AI for Science: A Fireside Chat with Tony Hey, eScience Pioneer
I can appreciate the beauty of a flower, and at the same time, I can see more about the flower. I can imagine the cells, the complicated actions in there, which are beautiful too. All kinds of interesting questions that science finds answers to add to the excitement, the mystery, and the awe of a flower. It only adds. It does not subtract.
In this InfoFire episode, I am in conversation with eScience pioneer Tony Hey on the topic of “AI for Science.” Our fireside chat commences with the profound words of Richard Feynman, who had a significant influence on Tony Hey, and centers around the two books— Feynman Lectures on Computation: Anniversary Edition and Artificial Intelligence for Science: A Deep Learning Revolution, edited/coedited by Tony Hey and published in 2023. Tony Hey intricately weaves a mosaic illustrating the evolution of the AI for Science topic, drawing upon short vignettes from his life and career, beginning with his post-doctoral days under Richard Feynman and many other prominent scientists at Caltech, editing his “Lectures on Computation” book, and more.
Tony Hey, a distinguished Fellow of the Royal Academy of Engineering, embarked on his academic journey with post-doctoral work at Caltech under the guidance of Nobel laureates Richard Feynman and Murray Gell-Mann following his Ph.D. under the guidance of PK Kabir at Oxford. He then went on to work with John Bell and Jacques Weyers at CERN in Geneva before taking up a faculty position at the University of Southampton.
With a theoretical physics background from Oxford, Dr. Hey seamlessly transitioned into computer science. He has made substantial research contributions, including numerous papers and nearly a dozen books. Beyond his academic endeavors, Tony Hey has played a pivotal role in shaping science policies and steering its trajectory. He notably served as the Director of the UK e-Science Initiative and continues his impactful work with various institutions, bridging the realms of academia, government, and corporations across the globe.
Igniting Passion for Science
Curiosity, the insatiable desire to unravel the mysteries of the universe, is the driving force behind scientific endeavors. Scientists are propelled by an innate sense of wonder and a profound intellectual thirst for understanding. Tony Hey shares his journey, recounting the individuals, events, and institutions that kindled his passion for science, offering glimpses into his multifaceted career across disciplines, continents, and sectors. This exploration into his professional trajectory also touches upon the motivating factors and challenges of propelling scientific research. He talks about the pushes and pushbacks in terms of their ethos in propelling scientific research, with some examples.
For young Tony, the journey began with British astronomer Sir Fred Hoyle’s radio talks and science fiction. As a teenager, he found excitement in astronomy and astrophysics, profoundly influenced by Hoyle, who formulated the theory of stellar nucleosynthesis. Hoyle’s radio talks on astronomy for the BBC in the 1950s, compiled in the book “The Nature of the Universe,” significantly impacted young Tony. Books like “Relativity for the Layman” by James Coleman and “The Strange Story of the Quantum” by Banesh Hoffmann sparked his interest in relativity and quantum mechanics—distinctive ways of perceiving the world that became Tony’s passion. Opting for Oxford over Cambridge for his undergraduate and postgraduate studies in Physics, he first encountered Feynman’s iconic work, “The Feynman Lectures on Physics,” during his undergraduate years. These lectures, influencing generations of physics teachers and graduate students, captured Tony’s interest and marked the beginning of his journey.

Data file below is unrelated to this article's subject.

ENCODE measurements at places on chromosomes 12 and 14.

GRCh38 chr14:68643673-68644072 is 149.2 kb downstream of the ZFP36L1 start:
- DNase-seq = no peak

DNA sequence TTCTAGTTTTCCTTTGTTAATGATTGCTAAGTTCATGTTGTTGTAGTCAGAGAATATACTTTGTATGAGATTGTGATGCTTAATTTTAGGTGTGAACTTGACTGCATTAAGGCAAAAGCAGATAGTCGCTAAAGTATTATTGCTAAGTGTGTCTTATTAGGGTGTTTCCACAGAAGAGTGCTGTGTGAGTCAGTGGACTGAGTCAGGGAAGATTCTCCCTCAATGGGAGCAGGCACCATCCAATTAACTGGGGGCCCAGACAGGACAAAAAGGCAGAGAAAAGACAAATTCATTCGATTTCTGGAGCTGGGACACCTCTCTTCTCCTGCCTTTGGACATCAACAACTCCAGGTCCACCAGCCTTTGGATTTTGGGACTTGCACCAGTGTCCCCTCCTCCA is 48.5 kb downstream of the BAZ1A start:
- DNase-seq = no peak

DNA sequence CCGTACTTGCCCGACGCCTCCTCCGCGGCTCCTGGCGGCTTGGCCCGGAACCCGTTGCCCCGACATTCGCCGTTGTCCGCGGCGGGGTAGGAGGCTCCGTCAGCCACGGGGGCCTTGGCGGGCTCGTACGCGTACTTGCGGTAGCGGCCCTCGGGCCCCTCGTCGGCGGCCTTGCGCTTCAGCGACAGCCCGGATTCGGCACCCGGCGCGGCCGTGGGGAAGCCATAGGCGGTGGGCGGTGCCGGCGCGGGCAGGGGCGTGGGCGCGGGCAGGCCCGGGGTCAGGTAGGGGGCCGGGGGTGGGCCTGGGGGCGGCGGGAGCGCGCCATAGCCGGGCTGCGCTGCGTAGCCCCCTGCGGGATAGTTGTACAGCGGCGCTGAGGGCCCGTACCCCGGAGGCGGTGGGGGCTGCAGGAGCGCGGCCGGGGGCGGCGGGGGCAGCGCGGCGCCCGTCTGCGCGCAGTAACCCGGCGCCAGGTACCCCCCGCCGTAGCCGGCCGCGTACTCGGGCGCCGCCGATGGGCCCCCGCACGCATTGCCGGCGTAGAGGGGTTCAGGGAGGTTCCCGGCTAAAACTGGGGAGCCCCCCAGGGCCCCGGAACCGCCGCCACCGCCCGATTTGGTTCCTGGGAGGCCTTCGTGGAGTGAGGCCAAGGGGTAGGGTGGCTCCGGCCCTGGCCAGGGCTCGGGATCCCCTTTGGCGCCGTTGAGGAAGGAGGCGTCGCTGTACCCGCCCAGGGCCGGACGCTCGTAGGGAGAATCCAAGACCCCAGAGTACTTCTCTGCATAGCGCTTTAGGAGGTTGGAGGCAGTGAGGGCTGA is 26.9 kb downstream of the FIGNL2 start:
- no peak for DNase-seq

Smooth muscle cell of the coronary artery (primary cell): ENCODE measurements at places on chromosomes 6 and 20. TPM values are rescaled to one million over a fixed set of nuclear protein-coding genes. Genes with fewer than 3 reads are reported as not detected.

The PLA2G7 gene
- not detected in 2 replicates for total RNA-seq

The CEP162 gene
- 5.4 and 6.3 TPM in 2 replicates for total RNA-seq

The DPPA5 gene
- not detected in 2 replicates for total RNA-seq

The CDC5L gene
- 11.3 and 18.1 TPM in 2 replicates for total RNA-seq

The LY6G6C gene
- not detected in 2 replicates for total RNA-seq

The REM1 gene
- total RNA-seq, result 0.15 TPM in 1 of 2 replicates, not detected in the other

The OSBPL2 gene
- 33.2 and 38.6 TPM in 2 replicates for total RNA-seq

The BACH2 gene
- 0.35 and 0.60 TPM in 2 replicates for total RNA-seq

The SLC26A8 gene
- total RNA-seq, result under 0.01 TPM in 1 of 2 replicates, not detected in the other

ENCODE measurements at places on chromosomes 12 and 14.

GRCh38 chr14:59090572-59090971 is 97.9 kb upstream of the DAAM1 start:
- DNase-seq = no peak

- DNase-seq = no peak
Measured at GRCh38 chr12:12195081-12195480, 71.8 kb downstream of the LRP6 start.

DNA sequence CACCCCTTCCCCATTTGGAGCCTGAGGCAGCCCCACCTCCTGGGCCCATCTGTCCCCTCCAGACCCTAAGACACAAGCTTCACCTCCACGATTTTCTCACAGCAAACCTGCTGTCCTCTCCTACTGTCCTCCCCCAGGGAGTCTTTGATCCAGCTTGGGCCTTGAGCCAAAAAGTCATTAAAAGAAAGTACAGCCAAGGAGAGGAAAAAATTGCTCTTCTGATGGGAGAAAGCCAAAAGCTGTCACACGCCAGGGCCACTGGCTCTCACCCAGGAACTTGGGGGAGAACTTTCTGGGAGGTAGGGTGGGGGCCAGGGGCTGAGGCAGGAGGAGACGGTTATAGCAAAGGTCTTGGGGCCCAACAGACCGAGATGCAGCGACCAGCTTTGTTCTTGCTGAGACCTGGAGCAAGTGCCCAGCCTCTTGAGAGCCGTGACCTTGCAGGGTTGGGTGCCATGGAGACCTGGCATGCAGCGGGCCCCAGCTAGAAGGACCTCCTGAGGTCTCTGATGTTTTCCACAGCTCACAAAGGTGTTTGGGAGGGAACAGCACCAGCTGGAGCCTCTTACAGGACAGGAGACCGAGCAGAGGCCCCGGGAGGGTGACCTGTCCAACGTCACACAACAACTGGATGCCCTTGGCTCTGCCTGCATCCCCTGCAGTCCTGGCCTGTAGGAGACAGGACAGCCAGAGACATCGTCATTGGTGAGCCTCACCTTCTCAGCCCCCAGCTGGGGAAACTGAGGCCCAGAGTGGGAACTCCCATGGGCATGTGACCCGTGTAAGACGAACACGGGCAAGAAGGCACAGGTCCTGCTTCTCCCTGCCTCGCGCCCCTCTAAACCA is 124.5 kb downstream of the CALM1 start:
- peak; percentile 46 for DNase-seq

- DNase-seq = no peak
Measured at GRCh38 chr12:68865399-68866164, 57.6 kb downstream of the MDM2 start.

Shifting Gears: From Experimental Particle Physics to Theoretical Physics to Phenomenology
In contrast to experimental physics, which uses experimental tools to probe natural phenomena, theoretical physics employs mathematical models and abstractions of physical objects and systems to rationalize, explain, and predict natural phenomena. Phenomenology is the philosophical study of objectivity—and reality more generally— as subjectively lived and experienced. Applying theoretical physics to experimental data by making quantitative predictions based on known theories is phenomenology in physics. Phenomenology applied to particle physics forms a bridge between the mathematical models of theoretical physics (such as quantum field theories and theories of the structure of space-time) and the results of high-energy particle experiments.
Phenomenology in physics is thus a philosophical and methodological approach to understanding and describing physical phenomena. In the context of particle physics researchers study subatomic particles and the fundamental forces of nature. Physicists develop theoretical models and descriptions of observed phenomena, make predictions, and test these models through experiments. This approach helps bridge the gap between theoretical physics and experimental data. Another colleague at Caltech, Geoffrey Fox, was also focused on particle physics phenomenology, especially emphasizing the modeling of strong interactions and their application to both “soft” and “hard” (high transverse momentum) processes. His overarching vision was to apply theoretical frameworks to empirical data.